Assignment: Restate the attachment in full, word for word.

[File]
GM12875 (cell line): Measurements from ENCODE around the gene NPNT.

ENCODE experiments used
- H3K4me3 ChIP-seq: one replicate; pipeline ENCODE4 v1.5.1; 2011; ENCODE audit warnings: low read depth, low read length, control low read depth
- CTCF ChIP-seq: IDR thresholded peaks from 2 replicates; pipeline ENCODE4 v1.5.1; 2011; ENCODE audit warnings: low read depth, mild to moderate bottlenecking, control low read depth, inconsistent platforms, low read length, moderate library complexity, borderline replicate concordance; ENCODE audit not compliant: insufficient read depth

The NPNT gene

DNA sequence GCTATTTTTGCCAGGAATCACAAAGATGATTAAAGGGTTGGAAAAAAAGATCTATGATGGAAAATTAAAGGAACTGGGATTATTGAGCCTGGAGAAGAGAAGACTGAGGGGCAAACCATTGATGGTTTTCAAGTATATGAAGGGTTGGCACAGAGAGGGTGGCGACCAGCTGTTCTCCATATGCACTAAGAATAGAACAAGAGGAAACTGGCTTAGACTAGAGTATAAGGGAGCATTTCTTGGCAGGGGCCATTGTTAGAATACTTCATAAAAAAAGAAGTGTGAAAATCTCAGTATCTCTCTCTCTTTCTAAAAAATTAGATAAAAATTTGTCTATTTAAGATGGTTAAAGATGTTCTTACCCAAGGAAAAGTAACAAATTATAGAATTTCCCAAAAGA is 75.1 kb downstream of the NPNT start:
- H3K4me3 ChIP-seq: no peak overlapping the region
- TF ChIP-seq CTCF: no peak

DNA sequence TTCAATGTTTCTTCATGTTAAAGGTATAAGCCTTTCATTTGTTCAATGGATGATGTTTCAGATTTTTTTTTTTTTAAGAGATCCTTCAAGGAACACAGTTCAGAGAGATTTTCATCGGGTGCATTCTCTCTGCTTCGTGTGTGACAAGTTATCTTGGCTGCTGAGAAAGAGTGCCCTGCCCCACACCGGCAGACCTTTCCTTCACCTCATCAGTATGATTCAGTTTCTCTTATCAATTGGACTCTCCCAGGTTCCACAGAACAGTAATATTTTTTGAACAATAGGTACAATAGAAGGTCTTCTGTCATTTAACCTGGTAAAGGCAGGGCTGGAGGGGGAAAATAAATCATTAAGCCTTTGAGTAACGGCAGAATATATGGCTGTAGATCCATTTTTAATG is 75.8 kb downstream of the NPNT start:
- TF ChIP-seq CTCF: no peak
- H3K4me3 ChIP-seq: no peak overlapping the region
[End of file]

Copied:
GM12875 (cell line): Measurements from ENCODE around the gene NPNT.

ENCODE experiments used
- H3K4me3 ChIP-seq: one replicate; pipeline ENCODE4 v1.5.1; 2011; ENCODE audit warnings: low read depth, low read length, control low read depth
- CTCF ChIP-seq: IDR thresholded peaks from 2 replicates; pipeline ENCODE4 v1.5.1; 2011; ENCODE audit warnings: low read depth, mild to moderate bottlenecking, control low read depth, inconsistent platforms, low read length, moderate library complexity, borderline replicate concordance; ENCODE audit not compliant: insufficient read depth

The NPNT gene

DNA sequence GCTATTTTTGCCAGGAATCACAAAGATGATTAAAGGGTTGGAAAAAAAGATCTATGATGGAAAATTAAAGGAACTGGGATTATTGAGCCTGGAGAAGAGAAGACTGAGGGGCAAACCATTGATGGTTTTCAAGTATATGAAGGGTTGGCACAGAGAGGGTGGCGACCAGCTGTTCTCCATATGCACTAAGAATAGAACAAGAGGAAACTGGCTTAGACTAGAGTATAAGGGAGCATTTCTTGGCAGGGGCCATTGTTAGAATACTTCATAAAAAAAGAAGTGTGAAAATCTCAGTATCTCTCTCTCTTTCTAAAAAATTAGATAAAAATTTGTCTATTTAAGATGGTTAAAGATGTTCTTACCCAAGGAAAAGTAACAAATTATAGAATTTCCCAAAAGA is 75.1 kb downstream of the NPNT start:
- H3K4me3 ChIP-seq: no peak overlapping the region
- TF ChIP-seq CTCF: no peak

DNA sequence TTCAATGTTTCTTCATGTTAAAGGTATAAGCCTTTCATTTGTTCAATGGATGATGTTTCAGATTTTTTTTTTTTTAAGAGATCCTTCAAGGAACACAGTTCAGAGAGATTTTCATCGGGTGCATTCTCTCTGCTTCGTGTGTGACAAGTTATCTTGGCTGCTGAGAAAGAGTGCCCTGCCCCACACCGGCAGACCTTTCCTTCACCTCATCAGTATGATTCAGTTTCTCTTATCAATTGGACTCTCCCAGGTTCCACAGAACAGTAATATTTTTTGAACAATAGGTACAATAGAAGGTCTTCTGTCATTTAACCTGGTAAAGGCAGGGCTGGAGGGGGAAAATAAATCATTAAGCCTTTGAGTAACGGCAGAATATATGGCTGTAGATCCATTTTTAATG is 75.8 kb downstream of the NPNT start:
- TF ChIP-seq CTCF: no peak
- H3K4me3 ChIP-seq: no peak overlapping the region